Some people spread their passion and ideas effortlessly, telling their stories in the most effective way. We believe Leyla Acaroglu is one of those people. With a clear speech and a deep and surprisingly positive message for these days, she presents her opinion about the complex world of sustainability. She is a designer by trade and she is convinced that design can change many of the environmental problems we face. After this introduction we are inevitably dragged by her enthusiasm. We are sharing an interesting TED talk (scroll down to see the video) she did some years ago which seems very appropriate in these times of environmental and climatic uncertainty. She tells us at the beginning:
“everything at some point comes from nature, and it’s how you use the material that dictates the environmental impact”
The title seems very attractive to us: Paper beats plastic? How to rethink environmental folklore. As quite frequently, our commitment to the environment is limited to these types of decisions: plastic or paper bag? That way she begins to tell us about what she calls environmental folklore, as those popular beliefs about environmental impact that lead us to make decisions when we use or buy things, namely the myths about being green. The subject is quite complex so she asks:
“But how do we know if we’re actually reducing the net environmental impacts that our actions as individuals and as professionals and as a society are actually having on the natural environment?”
Acaroglu is proposing an approach to the problem of sustainability for the planet from a broader perspective than we usually do; and in order to do that, she studies the systems involved in this complicated and entangled world we live in, so we can find real, innovative and more holistic ideas and solutions. Since everything is connected, she cuts down all those systems to three: Social systems (people), Industrial systems (products, material goods), and the Ecosystem (the planet), and leaves us thoughts like this:
“And you see, the choices that we make as an individual, but the choices that we make in every single job that we have, no matter how high or low you are in the pecking order, has an impact on all of these systems”
She explains the Life Cycle of all the products created by humans, that means literally anything we use. The consumer goods production cycle – from the extraction of raw materials, to manufacturing, packaging and transportation, use, and end of life – is generating waste and consuming resources at every one of these stages. She demonstrates that idea very well by talking about everyday products that we all use, such as mobile phones, lettuces, and refrigerators. Then we see that a simple everyday object can have a huge impact on the ecosystem and in a way that we would not have expected in advance. She reflects on how design could really help:
“So imagine if we actually really started to identify these problems and use that as the foundation for finding innovative and elegant design solutions that will solve those problems. This is design-led system change, design dictating the way in which the system can be far more sustainable. Forty percent food waste is a major problem. Imagine if we designed fridges that halved that.”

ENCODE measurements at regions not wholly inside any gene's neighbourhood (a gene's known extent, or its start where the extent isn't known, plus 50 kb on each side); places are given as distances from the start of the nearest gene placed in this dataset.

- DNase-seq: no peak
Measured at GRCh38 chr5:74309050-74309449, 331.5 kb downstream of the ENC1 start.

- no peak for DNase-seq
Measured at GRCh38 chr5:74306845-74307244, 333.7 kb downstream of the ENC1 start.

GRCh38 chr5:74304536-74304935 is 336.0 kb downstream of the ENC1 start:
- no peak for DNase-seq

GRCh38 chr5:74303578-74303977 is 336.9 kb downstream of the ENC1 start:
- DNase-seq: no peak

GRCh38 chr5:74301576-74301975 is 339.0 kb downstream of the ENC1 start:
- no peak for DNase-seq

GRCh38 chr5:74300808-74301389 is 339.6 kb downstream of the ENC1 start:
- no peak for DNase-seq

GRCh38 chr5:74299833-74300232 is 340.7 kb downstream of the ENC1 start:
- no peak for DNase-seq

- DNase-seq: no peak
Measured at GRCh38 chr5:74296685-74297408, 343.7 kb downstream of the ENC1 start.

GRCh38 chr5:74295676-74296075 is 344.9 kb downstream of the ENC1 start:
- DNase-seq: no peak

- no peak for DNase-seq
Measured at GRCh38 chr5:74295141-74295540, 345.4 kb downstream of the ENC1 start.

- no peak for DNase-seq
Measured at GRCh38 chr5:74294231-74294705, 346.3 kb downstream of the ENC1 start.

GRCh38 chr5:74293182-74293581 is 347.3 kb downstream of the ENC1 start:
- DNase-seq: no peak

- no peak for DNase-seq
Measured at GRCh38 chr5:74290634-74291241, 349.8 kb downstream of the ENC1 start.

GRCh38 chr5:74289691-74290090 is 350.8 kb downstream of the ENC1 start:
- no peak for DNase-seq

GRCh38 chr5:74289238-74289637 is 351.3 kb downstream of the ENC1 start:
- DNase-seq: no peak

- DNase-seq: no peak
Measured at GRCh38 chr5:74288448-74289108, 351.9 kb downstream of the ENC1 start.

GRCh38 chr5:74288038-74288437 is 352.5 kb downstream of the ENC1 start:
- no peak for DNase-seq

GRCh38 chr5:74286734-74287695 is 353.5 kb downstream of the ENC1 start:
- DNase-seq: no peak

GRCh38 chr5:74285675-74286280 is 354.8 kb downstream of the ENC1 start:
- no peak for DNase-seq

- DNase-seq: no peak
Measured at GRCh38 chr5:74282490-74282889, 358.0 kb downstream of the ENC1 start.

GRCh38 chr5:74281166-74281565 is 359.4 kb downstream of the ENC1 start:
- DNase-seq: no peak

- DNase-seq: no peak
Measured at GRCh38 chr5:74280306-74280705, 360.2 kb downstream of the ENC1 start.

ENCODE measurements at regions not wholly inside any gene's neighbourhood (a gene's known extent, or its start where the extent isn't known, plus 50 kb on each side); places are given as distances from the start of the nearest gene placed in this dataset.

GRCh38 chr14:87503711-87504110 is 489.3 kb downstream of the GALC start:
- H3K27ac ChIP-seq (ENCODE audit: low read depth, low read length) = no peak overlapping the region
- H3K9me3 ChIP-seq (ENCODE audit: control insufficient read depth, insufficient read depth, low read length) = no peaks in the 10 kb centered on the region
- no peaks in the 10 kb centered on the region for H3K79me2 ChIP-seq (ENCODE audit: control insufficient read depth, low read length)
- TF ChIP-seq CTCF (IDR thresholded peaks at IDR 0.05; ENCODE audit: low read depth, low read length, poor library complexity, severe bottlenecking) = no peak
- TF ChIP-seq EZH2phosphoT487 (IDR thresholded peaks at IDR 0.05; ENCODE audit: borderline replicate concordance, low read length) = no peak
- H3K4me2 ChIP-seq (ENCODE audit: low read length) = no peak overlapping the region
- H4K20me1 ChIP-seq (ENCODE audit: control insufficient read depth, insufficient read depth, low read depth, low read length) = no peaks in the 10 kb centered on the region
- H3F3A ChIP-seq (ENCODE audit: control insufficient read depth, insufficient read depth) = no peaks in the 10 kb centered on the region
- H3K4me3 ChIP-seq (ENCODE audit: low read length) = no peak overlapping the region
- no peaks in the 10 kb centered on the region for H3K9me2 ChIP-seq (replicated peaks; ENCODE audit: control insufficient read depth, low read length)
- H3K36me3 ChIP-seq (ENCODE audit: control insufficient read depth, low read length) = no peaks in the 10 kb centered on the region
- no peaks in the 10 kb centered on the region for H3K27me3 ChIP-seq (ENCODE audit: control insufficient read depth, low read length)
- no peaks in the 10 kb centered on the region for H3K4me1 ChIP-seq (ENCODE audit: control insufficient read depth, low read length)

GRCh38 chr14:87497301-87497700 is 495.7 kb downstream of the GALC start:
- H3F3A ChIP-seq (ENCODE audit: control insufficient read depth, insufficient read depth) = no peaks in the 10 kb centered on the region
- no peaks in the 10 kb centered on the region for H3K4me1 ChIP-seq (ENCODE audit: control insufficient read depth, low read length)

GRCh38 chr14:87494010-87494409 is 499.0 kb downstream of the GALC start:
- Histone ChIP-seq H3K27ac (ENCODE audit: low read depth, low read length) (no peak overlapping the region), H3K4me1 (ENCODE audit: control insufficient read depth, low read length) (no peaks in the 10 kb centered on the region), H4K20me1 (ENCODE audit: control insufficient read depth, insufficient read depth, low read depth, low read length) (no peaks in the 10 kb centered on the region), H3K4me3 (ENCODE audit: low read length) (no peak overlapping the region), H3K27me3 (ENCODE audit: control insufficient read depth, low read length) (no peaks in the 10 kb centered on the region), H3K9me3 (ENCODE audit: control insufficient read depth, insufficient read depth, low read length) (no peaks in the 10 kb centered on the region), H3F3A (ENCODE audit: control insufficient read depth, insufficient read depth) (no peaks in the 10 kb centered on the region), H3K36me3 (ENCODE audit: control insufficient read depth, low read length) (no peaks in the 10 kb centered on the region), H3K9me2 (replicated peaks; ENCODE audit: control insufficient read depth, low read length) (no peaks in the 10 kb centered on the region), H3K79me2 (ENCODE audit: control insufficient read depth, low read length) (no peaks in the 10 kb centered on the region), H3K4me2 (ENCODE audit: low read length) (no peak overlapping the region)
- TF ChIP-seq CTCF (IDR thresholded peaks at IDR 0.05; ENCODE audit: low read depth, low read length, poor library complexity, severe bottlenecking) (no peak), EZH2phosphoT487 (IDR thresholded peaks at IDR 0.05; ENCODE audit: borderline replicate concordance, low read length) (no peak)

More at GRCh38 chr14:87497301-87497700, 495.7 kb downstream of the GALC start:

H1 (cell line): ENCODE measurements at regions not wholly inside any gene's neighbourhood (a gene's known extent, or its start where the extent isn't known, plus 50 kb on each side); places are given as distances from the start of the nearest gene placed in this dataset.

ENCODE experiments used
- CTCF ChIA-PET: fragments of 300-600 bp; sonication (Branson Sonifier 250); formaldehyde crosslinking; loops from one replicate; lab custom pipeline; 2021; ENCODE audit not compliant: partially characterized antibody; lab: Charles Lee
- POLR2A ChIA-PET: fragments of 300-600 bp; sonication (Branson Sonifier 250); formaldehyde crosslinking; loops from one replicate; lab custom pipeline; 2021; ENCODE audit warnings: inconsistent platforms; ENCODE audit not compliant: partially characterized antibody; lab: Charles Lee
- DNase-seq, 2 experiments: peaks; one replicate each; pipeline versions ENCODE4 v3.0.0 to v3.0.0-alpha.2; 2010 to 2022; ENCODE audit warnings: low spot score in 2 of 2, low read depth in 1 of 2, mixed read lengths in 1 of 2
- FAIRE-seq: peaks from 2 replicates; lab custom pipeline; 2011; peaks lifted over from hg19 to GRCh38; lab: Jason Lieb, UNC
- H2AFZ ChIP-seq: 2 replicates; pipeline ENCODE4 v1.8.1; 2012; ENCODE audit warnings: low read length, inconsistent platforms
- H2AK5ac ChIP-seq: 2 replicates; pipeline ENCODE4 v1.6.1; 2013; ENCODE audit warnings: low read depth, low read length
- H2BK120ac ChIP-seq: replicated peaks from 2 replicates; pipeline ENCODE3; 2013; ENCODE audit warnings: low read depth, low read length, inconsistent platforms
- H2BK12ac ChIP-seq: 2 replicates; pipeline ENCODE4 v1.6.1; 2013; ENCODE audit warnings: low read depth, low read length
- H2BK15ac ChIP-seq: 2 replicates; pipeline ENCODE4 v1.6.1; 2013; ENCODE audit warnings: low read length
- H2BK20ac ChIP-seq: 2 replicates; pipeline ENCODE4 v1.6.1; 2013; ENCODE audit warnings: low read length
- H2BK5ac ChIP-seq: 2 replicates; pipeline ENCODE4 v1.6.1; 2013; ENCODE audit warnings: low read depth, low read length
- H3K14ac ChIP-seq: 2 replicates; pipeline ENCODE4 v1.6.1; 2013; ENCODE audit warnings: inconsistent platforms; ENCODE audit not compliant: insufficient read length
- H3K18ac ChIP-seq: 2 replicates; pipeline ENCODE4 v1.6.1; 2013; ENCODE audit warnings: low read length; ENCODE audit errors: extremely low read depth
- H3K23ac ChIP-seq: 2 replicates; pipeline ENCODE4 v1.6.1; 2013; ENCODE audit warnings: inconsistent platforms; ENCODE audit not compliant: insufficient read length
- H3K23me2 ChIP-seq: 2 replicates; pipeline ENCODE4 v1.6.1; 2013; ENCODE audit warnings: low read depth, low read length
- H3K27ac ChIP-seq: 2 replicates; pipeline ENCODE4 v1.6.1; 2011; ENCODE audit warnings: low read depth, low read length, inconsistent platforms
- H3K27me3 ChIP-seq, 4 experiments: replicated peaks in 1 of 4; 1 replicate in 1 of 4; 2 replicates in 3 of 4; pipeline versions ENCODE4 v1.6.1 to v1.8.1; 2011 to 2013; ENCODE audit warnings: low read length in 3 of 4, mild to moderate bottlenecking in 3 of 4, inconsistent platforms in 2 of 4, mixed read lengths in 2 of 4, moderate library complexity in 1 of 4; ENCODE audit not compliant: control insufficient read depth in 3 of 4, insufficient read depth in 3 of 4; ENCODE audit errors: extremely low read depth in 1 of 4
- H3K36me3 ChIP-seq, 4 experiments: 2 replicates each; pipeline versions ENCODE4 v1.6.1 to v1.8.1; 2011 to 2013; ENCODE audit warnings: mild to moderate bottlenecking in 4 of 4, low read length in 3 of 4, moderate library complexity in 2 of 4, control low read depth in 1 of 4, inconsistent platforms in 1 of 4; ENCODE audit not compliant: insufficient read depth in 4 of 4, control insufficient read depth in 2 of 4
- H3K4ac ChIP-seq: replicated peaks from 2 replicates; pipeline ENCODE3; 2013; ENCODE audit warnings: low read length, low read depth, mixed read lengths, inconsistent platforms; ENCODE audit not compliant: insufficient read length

After watching the talk we have reflected on several things. First of all we remembered the terrific Netflix show “The Good Place”. If you watched this one you will recall the dilemma they faced with the point system, that is exactly this idea of making the right choice as consumers. If you have not seen it yet, this is a good excuse to do so, although I am afraid that you will have to watch until season 3 at least to understand it.
Then we got to what truly connects us with what we do in kasamakura: children and young people and how we pass on all of this to them right now. Only if they are aware of the problems upfront, will they make better decisions for a more sustainable future. She tells us in the end:
“ I hate to break it to you all: consumption is the biggest problem. But design is one of the best solutions”
That sentence sums up one of our biggest challenges with young people: being able to find creative and innovative solutions to solve important problems. And knowledge is certainly a powerful tool and source for changing things. In order to make important decisions it is essential to have a broad knowledge about what we are going to do. When you know something and you really understand it, you can start acting convinced of what you do. We think it is necessary to work with young people and start teaching them in a serious and organized way the importance of the decisions we make with the items we consume, and how using the design and knowing all the systems that interact with these products we can find innovative solutions and change the future. When we start to seriously change our consumption habits as a society, at some point it will become second nature to them to consume in a sustainable way, and eventually they will not allow any behavior that could damage the planet. Perhaps it is too late, but we choose to follow the path of optimism and think that we can still do something about it. Obviously we all have to change and really get involved in this problem, but young people are the ones who will make the decisions later, and the future begins to be built now.
We really hope that when geniuses in the future come together to design say, the vehicles moving us around to travel in this wonderful world we share, it is natural for them to keep in mind that what they design must be sustainable for life on the planet; and that they can’t even imagine it any other way. They would probably be surprised when they find out how complicated it was for us at the beginning of the 21st century, and how we endangered life on this planet on the road to that future. If we change now, this dream we imagine may be possible.